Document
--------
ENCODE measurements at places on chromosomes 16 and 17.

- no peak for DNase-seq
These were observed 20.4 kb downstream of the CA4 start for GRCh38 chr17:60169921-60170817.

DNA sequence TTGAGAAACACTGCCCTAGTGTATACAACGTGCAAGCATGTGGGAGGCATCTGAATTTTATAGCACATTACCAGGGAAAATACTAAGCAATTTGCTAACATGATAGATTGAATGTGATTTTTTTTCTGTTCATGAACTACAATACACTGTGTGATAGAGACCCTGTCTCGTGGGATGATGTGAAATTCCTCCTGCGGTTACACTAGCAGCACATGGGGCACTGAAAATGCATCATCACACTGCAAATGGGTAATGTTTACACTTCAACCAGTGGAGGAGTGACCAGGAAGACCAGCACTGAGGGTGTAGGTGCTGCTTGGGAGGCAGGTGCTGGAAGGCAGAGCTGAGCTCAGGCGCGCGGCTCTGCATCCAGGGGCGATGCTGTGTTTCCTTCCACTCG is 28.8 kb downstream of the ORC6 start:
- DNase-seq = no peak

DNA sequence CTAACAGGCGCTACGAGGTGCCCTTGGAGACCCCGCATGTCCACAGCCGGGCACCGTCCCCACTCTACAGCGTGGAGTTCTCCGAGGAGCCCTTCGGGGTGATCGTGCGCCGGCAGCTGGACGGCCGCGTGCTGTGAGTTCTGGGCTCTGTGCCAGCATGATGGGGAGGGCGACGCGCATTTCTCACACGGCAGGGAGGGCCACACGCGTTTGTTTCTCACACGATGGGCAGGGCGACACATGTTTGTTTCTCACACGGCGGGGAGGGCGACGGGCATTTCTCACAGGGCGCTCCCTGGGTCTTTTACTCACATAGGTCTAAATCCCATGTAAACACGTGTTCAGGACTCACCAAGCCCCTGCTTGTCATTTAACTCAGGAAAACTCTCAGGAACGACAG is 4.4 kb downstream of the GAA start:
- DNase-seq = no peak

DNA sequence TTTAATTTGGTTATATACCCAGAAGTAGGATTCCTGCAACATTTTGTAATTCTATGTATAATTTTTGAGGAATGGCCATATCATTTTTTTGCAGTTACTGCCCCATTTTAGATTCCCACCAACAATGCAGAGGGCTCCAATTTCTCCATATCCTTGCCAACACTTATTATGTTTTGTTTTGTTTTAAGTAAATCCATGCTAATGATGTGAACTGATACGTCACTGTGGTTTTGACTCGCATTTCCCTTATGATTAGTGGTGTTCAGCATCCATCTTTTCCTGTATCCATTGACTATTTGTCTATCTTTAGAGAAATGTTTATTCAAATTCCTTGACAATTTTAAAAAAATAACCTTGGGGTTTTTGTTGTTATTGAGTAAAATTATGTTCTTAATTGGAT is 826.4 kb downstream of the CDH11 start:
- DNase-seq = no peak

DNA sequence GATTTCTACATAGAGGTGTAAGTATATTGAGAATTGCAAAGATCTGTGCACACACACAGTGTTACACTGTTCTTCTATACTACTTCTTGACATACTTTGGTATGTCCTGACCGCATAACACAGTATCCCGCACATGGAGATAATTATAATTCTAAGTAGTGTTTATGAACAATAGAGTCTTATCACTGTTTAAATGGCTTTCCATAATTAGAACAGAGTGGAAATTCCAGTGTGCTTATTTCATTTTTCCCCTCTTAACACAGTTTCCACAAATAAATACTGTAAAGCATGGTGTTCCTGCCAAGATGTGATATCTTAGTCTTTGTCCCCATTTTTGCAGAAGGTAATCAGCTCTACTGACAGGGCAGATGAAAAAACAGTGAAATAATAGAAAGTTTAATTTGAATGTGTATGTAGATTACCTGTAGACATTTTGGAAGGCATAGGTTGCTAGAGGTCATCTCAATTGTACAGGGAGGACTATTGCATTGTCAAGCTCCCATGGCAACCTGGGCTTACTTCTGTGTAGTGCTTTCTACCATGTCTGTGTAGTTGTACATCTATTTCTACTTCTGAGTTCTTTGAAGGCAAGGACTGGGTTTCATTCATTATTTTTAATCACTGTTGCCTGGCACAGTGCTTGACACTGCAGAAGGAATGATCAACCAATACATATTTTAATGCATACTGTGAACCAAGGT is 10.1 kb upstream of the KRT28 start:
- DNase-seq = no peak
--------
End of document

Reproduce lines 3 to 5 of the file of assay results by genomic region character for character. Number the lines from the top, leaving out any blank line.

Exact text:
These were observed 20.4 kb downstream of the CA4 start for GRCh38 chr17:60169921-60170817.

DNA sequence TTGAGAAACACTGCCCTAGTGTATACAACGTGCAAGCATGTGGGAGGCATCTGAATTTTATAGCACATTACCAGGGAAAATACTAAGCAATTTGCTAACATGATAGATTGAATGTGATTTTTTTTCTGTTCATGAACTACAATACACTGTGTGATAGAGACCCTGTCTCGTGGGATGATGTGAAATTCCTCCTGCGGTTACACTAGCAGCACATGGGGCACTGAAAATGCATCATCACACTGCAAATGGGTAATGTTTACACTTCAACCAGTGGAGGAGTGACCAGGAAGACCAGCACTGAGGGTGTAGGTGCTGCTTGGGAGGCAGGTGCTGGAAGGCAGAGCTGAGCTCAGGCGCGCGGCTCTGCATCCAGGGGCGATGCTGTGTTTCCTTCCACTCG is 28.8 kb downstream of the ORC6 start:
- DNase-seq = no peak